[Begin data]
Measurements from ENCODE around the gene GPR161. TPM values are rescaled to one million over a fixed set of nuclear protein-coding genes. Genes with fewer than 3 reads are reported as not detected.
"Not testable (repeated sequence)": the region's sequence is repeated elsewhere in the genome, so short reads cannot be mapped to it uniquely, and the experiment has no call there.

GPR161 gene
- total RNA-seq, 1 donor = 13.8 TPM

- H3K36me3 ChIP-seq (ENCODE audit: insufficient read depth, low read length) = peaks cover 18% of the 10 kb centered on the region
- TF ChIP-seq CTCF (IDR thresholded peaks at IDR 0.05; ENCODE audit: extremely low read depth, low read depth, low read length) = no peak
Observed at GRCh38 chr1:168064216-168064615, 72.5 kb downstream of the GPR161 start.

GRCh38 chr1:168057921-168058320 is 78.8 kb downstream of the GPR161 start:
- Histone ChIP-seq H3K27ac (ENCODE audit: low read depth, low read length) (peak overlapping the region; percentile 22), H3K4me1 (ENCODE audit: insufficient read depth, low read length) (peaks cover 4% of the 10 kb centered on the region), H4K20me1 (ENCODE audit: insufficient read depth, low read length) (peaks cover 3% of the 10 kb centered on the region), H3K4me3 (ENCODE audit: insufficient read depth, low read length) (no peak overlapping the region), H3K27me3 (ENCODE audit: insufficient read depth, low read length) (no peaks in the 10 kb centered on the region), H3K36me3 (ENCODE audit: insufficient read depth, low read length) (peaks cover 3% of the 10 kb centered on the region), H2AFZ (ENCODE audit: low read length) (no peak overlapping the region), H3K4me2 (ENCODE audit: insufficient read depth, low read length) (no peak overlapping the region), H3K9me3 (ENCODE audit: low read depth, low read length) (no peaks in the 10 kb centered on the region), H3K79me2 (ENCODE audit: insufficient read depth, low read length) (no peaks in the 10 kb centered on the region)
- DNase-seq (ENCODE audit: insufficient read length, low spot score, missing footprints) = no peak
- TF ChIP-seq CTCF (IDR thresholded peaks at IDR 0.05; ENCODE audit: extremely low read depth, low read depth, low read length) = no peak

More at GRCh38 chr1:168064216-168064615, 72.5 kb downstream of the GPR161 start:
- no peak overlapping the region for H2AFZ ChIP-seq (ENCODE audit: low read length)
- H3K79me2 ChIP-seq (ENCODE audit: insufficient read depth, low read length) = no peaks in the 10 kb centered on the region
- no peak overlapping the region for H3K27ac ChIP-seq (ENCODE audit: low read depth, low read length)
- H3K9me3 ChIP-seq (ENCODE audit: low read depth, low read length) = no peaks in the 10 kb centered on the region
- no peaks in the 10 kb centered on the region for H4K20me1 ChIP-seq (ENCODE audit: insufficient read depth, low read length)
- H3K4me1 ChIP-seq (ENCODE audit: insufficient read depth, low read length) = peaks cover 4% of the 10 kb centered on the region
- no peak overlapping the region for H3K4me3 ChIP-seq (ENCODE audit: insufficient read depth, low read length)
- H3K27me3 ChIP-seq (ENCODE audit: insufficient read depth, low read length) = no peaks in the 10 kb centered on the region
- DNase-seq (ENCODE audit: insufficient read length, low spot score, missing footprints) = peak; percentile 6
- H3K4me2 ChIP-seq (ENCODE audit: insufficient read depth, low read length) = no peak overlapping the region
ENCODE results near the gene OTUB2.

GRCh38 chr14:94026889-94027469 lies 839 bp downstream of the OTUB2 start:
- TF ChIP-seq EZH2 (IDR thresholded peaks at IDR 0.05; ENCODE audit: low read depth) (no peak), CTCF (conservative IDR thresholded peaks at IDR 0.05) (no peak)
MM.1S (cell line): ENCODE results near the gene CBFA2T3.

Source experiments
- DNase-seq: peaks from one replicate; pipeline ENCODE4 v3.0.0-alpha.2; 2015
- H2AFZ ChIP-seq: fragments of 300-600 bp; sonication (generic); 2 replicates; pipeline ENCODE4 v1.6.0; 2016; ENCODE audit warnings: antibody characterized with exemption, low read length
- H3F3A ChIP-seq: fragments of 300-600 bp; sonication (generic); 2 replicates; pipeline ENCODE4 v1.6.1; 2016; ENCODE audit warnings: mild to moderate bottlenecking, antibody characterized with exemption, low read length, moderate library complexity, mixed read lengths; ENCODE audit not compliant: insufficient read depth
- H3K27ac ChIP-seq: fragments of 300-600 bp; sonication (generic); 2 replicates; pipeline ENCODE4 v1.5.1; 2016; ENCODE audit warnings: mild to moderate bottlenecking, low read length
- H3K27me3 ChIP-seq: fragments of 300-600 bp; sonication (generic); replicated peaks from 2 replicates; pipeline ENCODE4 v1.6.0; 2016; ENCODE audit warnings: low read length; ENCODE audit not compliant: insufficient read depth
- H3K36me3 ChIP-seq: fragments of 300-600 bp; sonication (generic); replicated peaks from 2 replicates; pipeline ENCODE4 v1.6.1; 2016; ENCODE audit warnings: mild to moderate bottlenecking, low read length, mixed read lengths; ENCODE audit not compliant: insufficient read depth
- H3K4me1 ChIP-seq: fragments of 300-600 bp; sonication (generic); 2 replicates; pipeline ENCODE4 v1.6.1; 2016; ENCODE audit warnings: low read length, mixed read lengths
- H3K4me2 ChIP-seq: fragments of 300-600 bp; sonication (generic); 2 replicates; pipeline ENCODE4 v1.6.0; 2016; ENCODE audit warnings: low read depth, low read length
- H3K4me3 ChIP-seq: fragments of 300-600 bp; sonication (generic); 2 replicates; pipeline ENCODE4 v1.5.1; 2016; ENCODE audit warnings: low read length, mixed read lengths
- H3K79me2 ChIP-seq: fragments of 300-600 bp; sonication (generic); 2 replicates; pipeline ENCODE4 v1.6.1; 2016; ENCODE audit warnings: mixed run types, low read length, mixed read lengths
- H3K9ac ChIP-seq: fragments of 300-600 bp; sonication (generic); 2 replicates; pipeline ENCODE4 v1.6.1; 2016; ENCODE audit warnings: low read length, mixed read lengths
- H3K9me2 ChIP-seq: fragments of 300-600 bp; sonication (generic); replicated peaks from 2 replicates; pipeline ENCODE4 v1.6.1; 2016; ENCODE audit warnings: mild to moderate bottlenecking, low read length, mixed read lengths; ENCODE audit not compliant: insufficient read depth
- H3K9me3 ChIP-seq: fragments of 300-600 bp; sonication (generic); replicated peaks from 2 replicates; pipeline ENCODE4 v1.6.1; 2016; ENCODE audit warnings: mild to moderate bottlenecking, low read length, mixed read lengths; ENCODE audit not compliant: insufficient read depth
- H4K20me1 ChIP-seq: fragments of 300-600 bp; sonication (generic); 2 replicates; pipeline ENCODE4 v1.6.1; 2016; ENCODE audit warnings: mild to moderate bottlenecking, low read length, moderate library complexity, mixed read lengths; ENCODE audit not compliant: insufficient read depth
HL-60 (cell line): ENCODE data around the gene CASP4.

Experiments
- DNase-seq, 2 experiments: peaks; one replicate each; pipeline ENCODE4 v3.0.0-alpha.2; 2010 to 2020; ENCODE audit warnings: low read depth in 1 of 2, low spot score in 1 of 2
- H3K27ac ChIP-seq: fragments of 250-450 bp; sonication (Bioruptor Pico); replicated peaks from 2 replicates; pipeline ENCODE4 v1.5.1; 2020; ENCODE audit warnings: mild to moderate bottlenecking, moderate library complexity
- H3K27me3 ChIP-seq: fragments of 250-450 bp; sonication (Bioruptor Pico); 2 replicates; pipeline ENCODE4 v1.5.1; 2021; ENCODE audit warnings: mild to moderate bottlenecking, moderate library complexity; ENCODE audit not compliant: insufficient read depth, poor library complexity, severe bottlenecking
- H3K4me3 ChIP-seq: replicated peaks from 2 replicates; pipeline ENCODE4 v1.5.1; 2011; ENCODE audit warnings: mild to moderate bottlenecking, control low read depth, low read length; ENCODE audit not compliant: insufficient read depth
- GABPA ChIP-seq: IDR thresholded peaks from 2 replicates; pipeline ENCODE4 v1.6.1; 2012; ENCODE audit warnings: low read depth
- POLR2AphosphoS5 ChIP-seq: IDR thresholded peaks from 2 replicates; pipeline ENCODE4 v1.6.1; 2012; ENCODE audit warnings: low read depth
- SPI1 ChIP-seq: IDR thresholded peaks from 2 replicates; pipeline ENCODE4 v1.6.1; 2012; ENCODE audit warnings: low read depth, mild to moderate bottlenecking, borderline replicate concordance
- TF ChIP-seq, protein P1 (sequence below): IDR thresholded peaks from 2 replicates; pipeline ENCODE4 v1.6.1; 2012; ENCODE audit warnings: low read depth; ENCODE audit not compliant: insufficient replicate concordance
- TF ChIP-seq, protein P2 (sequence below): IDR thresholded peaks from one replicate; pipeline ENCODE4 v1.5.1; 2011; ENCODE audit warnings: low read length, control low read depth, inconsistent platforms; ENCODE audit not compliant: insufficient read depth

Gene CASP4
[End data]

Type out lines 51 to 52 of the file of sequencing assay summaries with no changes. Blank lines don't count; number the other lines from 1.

- TF ChIP-seq, protein P1 (sequence below): IDR thresholded peaks from 2 replicates; pipeline ENCODE4 v1.6.1; 2012; ENCODE audit warnings: low read depth; ENCODE audit not compliant: insufficient replicate concordance
- TF ChIP-seq, protein P2 (sequence below): IDR thresholded peaks from one replicate; pipeline ENCODE4 v1.5.1; 2011; ENCODE audit warnings: low read length, control low read depth, inconsistent platforms; ENCODE audit not compliant: insufficient read depth